Alexander Stafford said his constituents in Rother Valley, South Yorkshire, had told him that black marketeers were clearing shop stocks and then attempting to sell the goods online for vastly inflated prices.
The coronavirus crisis so far has seen mass panic buying around the world as countries go into lockdown and Stafford said he has seen evidence of deliberate profiteering.
This included “stories of mothers unable to find powdered milk for their new-borns, the elderly unable to find packs of toilet roll, the vulnerable unable to find hand sanitiser and gels”.
Stafford himself has attempted to buy a £15 baby thermometer but found it had sold out at almost all major online stores, including Boots, Argos, John Lewis, Superdrug, Sainsbury’s, Tesco, Lloyds Pharmacy and Asda.
The only product he could find was available on eBay for £130, he told HuffPost UK.
Stafford has also been sent screenshots of hand sanitiser being sold online for £25 a bottle.
He urged the prime minister to make a simple amendment to competition law to stop profiteering, comparing the situation to Second World War “spivs” who operated in the black market in response to rationing.
Stafford said: “Some have been hoarding supplies of these products, with the aim to sell them on at an inflated price, profiteering from the vulnerable and law-abiding citizens at this time of national crisis.
“Such behaviour is not reflective of business acumen; it is predatory, vicious and uncaring.
“These black-market profiteers need to be stamped out and shown that their actions are not only hurting innocent people, but also go against everything that Britain stands for.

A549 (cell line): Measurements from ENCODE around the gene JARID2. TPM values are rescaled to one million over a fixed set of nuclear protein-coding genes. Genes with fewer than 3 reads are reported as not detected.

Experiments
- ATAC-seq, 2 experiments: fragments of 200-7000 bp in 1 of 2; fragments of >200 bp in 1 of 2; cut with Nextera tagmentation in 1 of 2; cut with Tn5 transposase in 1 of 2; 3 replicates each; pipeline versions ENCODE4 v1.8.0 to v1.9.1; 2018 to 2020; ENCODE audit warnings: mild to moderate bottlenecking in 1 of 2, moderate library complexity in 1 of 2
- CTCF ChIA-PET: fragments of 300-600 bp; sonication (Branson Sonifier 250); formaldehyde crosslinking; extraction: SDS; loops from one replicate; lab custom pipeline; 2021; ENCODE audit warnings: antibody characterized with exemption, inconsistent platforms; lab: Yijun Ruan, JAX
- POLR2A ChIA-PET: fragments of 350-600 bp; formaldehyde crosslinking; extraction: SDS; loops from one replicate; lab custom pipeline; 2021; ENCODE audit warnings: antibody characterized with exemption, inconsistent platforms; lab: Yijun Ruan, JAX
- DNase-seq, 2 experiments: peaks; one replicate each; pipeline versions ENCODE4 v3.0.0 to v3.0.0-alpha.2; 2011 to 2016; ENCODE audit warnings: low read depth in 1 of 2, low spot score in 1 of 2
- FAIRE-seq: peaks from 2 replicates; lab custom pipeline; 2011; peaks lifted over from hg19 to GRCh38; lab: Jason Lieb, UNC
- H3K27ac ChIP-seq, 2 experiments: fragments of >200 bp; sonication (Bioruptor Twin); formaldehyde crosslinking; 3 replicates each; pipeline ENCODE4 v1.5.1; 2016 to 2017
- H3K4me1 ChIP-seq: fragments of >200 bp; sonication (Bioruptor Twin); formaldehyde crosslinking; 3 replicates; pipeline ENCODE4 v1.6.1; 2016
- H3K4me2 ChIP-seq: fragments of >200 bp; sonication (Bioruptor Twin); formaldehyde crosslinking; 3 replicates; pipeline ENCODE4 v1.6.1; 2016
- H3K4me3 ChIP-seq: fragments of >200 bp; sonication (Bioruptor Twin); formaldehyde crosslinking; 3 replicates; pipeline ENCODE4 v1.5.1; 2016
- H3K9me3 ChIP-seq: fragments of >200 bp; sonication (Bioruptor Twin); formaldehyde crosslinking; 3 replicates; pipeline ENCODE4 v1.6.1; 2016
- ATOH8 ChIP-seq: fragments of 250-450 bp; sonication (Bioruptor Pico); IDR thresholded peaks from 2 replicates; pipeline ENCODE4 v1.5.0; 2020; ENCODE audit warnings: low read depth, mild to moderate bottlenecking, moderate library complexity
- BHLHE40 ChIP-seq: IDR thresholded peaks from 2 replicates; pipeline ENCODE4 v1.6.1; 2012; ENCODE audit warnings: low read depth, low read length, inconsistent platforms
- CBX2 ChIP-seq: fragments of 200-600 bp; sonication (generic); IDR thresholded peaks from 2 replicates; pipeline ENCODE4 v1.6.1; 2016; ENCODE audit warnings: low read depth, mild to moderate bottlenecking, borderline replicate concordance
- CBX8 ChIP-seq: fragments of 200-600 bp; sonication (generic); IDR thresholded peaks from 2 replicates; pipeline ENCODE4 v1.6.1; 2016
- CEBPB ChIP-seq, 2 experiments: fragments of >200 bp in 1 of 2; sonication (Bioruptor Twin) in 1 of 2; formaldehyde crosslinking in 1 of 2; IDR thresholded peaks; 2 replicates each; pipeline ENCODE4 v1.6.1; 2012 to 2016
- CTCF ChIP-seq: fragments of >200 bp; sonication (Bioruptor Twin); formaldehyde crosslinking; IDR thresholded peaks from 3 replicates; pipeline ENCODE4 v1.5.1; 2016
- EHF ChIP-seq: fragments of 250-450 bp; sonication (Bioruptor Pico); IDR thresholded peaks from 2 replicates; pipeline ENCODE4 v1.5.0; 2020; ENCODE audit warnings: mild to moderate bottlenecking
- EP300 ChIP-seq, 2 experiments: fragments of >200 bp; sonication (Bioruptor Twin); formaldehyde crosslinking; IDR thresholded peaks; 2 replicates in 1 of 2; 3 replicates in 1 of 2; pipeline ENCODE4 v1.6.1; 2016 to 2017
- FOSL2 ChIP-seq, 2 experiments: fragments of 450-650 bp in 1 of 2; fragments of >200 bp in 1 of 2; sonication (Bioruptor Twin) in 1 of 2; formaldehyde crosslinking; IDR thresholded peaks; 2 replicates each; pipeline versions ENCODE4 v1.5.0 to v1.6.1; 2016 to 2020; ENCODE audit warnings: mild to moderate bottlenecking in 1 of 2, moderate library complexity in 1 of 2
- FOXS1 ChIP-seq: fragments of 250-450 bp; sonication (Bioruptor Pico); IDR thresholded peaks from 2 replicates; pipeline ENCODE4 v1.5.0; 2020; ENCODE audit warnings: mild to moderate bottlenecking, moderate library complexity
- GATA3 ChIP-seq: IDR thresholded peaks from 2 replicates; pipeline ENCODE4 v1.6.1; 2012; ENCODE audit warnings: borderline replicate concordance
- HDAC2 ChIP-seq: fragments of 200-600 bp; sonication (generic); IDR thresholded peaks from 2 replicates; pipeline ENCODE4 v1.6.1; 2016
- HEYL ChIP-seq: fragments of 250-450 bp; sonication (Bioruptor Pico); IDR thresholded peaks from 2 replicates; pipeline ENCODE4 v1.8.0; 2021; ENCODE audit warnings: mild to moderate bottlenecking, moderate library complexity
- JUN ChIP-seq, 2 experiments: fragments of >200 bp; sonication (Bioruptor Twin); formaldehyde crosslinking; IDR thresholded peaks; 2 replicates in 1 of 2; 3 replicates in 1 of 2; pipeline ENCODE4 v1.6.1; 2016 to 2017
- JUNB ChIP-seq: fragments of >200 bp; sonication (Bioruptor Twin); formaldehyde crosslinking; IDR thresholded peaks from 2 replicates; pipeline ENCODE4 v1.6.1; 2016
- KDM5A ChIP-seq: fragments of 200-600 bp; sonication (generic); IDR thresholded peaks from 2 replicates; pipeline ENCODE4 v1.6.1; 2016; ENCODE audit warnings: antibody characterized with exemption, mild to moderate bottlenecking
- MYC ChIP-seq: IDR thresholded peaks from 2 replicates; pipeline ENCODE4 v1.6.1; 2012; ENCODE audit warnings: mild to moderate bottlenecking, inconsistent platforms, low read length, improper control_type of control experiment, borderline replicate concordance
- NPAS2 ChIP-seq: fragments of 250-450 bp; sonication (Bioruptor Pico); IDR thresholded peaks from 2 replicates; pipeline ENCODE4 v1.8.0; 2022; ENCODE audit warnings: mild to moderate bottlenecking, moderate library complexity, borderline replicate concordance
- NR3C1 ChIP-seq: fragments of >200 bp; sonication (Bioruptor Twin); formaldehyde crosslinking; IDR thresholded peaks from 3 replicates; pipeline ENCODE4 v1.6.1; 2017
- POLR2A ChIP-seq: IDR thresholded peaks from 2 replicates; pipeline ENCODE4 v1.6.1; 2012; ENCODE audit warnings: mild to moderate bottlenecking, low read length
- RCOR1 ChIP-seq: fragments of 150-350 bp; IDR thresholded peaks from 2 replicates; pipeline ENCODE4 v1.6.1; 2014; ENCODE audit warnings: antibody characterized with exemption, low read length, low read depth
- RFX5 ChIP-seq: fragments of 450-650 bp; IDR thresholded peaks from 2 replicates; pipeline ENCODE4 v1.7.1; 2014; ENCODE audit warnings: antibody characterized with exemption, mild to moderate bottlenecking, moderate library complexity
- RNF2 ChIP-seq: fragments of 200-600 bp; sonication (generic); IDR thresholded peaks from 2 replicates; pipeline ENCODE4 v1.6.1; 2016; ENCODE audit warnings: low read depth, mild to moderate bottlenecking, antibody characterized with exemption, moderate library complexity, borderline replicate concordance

“I urge the government to quickly introduce emergency legislation that will stop such callous and avaricious behaviour, whilst ensuring that those who are most vulnerable in our society get the resources that they need.
“No one should be making a profit out of other people’s misery.”
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Stafford is proposing an amendment to the Competition Act 1998 to make clear that it will be illegal for “individuals” to directly or indirectly impose unfair purchase or selling prices or other unfair trading conditions.
Earlier, business secretary Alok Sharma said the food chain is “resilient”.
“Please shop as you normally would do, the shops are going to be restocked, the supply chain is there.
“But it’s important that we all behave in a very sensible way when it comes to our shopping habits.”
HuffPost UK reported on Sunday that work supermarkets did to prepare for a no-deal Brexit has helped them maintain their supply chains.